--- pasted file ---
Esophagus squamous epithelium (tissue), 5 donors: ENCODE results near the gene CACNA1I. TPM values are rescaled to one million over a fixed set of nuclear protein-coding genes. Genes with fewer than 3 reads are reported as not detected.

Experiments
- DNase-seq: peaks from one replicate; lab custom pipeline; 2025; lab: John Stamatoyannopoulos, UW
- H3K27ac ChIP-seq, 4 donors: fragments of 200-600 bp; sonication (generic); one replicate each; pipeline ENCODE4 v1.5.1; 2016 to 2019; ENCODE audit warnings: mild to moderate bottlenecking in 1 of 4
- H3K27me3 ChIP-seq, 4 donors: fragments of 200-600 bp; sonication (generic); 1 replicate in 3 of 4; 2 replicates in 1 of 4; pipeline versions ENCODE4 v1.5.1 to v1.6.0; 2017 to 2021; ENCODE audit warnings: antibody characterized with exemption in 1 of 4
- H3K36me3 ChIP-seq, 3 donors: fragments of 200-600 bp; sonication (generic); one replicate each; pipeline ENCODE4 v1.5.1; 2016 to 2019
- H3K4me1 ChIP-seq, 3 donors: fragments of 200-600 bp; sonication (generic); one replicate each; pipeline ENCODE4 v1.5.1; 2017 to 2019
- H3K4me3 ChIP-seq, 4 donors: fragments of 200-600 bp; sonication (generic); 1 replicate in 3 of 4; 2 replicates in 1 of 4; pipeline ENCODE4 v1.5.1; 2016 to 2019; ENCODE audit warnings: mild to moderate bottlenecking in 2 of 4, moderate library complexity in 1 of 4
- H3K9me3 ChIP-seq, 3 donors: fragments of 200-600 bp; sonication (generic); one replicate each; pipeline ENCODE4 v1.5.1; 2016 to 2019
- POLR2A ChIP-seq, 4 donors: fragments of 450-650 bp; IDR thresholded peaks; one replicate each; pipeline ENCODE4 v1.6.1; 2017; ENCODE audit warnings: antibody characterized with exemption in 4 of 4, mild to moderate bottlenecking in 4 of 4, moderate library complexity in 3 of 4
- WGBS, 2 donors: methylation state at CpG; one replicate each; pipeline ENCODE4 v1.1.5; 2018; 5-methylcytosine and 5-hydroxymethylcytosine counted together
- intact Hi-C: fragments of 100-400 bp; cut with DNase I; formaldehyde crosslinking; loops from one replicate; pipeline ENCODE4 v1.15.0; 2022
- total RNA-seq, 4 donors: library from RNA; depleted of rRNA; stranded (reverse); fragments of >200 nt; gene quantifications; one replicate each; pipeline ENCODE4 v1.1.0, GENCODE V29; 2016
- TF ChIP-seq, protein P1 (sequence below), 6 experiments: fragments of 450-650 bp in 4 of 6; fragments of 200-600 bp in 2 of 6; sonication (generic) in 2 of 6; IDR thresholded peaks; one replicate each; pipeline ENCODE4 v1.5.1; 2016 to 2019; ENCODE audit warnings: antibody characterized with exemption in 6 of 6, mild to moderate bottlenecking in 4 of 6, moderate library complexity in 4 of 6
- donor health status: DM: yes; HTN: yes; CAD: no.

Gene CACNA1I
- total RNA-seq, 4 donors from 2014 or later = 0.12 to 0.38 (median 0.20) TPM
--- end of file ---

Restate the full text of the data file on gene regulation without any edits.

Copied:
Esophagus squamous epithelium (tissue), 5 donors: ENCODE results near the gene CACNA1I. TPM values are rescaled to one million over a fixed set of nuclear protein-coding genes. Genes with fewer than 3 reads are reported as not detected.

Experiments
- DNase-seq: peaks from one replicate; lab custom pipeline; 2025; lab: John Stamatoyannopoulos, UW
- H3K27ac ChIP-seq, 4 donors: fragments of 200-600 bp; sonication (generic); one replicate each; pipeline ENCODE4 v1.5.1; 2016 to 2019; ENCODE audit warnings: mild to moderate bottlenecking in 1 of 4
- H3K27me3 ChIP-seq, 4 donors: fragments of 200-600 bp; sonication (generic); 1 replicate in 3 of 4; 2 replicates in 1 of 4; pipeline versions ENCODE4 v1.5.1 to v1.6.0; 2017 to 2021; ENCODE audit warnings: antibody characterized with exemption in 1 of 4
- H3K36me3 ChIP-seq, 3 donors: fragments of 200-600 bp; sonication (generic); one replicate each; pipeline ENCODE4 v1.5.1; 2016 to 2019
- H3K4me1 ChIP-seq, 3 donors: fragments of 200-600 bp; sonication (generic); one replicate each; pipeline ENCODE4 v1.5.1; 2017 to 2019
- H3K4me3 ChIP-seq, 4 donors: fragments of 200-600 bp; sonication (generic); 1 replicate in 3 of 4; 2 replicates in 1 of 4; pipeline ENCODE4 v1.5.1; 2016 to 2019; ENCODE audit warnings: mild to moderate bottlenecking in 2 of 4, moderate library complexity in 1 of 4
- H3K9me3 ChIP-seq, 3 donors: fragments of 200-600 bp; sonication (generic); one replicate each; pipeline ENCODE4 v1.5.1; 2016 to 2019
- POLR2A ChIP-seq, 4 donors: fragments of 450-650 bp; IDR thresholded peaks; one replicate each; pipeline ENCODE4 v1.6.1; 2017; ENCODE audit warnings: antibody characterized with exemption in 4 of 4, mild to moderate bottlenecking in 4 of 4, moderate library complexity in 3 of 4
- WGBS, 2 donors: methylation state at CpG; one replicate each; pipeline ENCODE4 v1.1.5; 2018; 5-methylcytosine and 5-hydroxymethylcytosine counted together
- intact Hi-C: fragments of 100-400 bp; cut with DNase I; formaldehyde crosslinking; loops from one replicate; pipeline ENCODE4 v1.15.0; 2022
- total RNA-seq, 4 donors: library from RNA; depleted of rRNA; stranded (reverse); fragments of >200 nt; gene quantifications; one replicate each; pipeline ENCODE4 v1.1.0, GENCODE V29; 2016
- TF ChIP-seq, protein P1 (sequence below), 6 experiments: fragments of 450-650 bp in 4 of 6; fragments of 200-600 bp in 2 of 6; sonication (generic) in 2 of 6; IDR thresholded peaks; one replicate each; pipeline ENCODE4 v1.5.1; 2016 to 2019; ENCODE audit warnings: antibody characterized with exemption in 6 of 6, mild to moderate bottlenecking in 4 of 6, moderate library complexity in 4 of 6
- donor health status: DM: yes; HTN: yes; CAD: no.

Gene CACNA1I
- total RNA-seq, 4 donors from 2014 or later = 0.12 to 0.38 (median 0.20) TPM